(6) Songwriters can customize publishing deals any way they want, selling some or all of their publisher’s share, writer’s share, or one but not the other. And, recording artists need not sell any master rights, period.
Again, artists and musicians hold the power in these deals. Songwriters shouldn’t feel the need to sell their writer's share on publishing deals (unless they want to, of course). If they desire to continue to receive their "mailbox" money, buyers will accommodate. And, on masters deals, musicians need not sell any rights/IP at all. Some buyers are happy to simply buy some or all ongoing streaming royalties flowing from specific recordings (even potentially one recording). That opportunity gives even music’s biggest names immediate liquidity to finance their goals as artists. Again, tremendous flexibility exists in terms of how to structure these deals.
(7) The artist’s songs, recordings and legacy become even more lucrative and valuable over time as a result of an active buyer's active management and development of new strategic opportunities.
Even when musicians choose to sell their full ownership interest to maximize their immediate payout, a buyer's active management of their songs and recordings yields substantial continuing benefits for the artist. First, new opportunities serve as tremendous new marketing for all of the musician’s continuing pursuits and overall brand (touring and merchandise, being two examples). That means more opportunities for artists to maximize their ongoing income. Second, a buyer's active management extends the artist’s legacy and introduces artists (and their songs) to new audiences.
Just think of all the new technology and new forms of consumer engagement for music out there (about which I recently wrote in Forbes). Immersive entertainment (virtual reality, augmented reality, games, esports) are just some examples. And, think of new audiences in emerging markets in our increasingly global music world. Those are new highly lucrative opportunities to introduce young audiences - who enjoy and engage with music very differently than they did just a few years ago - to the artist’s songs and recordings. For those songs and recordings to drive entirely new experiences. To drive entirely new impact. To drive entirely new fan engagement. To drive entirely new fans.
(8) For many artists, bands and songwriters, without active management, their "brand" slowly diminishes over time and their songs and recordings lose out on the critical opportunity to be exposed to (and enjoyed by) new generations of fans.
Gen Y and Z’ers face an onslaught of new media choices and new artists vying for their attention in this new tech and streaming-driven world of entertainment. Not only does this reality risk diminishing and marginalizing a song’s impact and artist's legacy over time, it also risks significantly slowing down relevant IP royalty streams. The artist’s "mailbox money" becomes less significant.
It’s important for artists and their representatives to fully appreciate these risks before they reject acquisition opportunities out of hand. Managers frequently block those opportunities from even reaching their artists in the first place, because they simply don’t understand them.
(9) For iconic and legacy artists, active management by a dedicated and passionate team of experts is especially critical.
Active “care and feeding” of artist IP by a team of dedicated, innovative experts increases and extends the overall value and impact of those songs, recordings and the artist’s overall “brand” (and all opportunities and revenues that flow from that).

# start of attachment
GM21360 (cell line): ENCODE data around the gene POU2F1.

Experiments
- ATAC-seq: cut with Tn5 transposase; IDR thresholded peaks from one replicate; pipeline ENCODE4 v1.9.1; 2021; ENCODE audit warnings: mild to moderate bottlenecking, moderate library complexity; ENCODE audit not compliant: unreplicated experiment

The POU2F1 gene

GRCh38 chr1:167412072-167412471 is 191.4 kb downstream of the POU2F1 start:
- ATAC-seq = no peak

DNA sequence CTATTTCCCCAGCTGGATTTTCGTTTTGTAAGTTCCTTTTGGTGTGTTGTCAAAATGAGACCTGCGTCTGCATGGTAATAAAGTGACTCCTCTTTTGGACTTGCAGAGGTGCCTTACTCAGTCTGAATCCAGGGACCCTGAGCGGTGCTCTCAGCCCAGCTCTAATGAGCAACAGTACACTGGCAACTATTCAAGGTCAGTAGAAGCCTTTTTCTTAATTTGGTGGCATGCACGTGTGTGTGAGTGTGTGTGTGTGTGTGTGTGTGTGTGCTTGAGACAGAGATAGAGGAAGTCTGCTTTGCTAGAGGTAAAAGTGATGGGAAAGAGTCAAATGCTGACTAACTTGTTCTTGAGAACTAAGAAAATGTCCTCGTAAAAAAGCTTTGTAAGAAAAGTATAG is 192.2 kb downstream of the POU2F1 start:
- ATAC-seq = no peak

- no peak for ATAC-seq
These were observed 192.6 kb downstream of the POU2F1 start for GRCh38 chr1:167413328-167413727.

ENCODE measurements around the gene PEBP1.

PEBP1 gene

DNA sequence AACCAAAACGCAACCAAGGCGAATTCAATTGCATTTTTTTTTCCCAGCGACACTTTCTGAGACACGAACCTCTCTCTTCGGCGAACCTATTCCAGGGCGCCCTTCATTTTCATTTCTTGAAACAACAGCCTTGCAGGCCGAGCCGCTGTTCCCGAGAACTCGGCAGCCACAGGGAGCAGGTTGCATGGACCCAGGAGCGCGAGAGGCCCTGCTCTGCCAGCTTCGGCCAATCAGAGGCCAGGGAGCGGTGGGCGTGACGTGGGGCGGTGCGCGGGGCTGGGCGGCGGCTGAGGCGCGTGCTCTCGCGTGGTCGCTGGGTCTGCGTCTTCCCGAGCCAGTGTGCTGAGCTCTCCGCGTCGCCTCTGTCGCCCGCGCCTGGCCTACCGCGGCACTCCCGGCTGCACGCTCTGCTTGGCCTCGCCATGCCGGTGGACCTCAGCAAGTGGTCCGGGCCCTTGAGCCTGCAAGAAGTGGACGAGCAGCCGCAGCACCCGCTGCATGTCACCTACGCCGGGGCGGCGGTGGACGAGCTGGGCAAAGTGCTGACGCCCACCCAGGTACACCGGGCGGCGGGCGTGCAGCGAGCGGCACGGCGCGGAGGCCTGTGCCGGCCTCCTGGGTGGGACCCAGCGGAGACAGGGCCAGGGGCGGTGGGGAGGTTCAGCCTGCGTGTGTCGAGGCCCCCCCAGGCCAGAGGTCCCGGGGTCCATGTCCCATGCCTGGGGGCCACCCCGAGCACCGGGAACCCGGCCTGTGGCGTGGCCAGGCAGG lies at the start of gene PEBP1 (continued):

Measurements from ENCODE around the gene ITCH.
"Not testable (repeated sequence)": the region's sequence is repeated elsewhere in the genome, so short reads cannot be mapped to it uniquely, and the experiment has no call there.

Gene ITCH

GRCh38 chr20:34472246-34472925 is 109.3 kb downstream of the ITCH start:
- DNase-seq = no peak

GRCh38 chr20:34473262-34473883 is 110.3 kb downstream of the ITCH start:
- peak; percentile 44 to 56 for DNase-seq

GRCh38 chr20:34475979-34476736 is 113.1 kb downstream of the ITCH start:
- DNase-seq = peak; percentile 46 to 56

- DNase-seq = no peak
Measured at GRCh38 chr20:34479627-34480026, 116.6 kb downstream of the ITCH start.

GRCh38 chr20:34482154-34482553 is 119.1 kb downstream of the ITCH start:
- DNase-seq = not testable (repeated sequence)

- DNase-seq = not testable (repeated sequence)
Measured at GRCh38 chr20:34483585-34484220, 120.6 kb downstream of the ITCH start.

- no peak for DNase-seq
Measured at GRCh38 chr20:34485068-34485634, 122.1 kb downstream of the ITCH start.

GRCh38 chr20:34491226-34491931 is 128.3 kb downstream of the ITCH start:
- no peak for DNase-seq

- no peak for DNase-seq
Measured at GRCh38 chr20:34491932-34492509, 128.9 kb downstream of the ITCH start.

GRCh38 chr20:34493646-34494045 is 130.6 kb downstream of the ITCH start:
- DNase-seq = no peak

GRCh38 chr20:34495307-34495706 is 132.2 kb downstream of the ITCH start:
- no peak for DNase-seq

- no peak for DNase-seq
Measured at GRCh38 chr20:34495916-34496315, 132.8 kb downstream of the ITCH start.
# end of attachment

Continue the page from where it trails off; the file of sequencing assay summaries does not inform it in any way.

And, the buyout portion of any deal - at current high multiples with the additional tax benefits - would require many years (perhaps decades) of royalty checks to match the sum iconic and legacy artists can enjoy today. In many cases, artists will never make up that number. So, it makes sense to enjoy that monetary value today, rather than wait for an unknown tomorrow.
(10) These deals give songwriters and recording artists control over their songs, recordings and legacies, including control to decide who will care for and nurture those songs, recordings and their legacies in the future.
Many artists see tremendous benefit in making their own personal decisions about their songs, recordings and legacies today. The alternative is to have others (including family members) attempt to define and carry out the artist’s wishes when the artist is no longer able to do so. We have seen stories of epic and ugly family battles over the past few years when, instead, the focus should always be on artists and their songs (and their place in music’s great pantheon).
The Bottom Line
That’s a lengthy list of positives.
That's why there is no downside for songwriters and recording artists (and their representatives) to seriously consider an acquisition deal of some kind at this unique moment in time. Why not listen to buyers and receive a formal offer? After all, the songwriter and recording artist - the content/IP owner - holds the power to say "yes" or "no.”
One More Thing: Reversion Rights
And, don't forget about music reversion rights under U.S. copyright law. So long as songwriters and artists give sufficient notice, ownership of post-1978 music publishing rights - and potentially even master recordings (there is some debate here) - revert back artists after 35 years (assuming the songwriter or recording artist didn't originally own them outright). That means that, in most cases, songwriters should own all of their publishing rights - and recording artists potentially their master recordings - for all works created prior to 1985 (no matter what those deals looked like back then).
[Peter Csathy is Chairman of CREATV Media and represents both buyers and sellers in music and IP-related acquisitions.]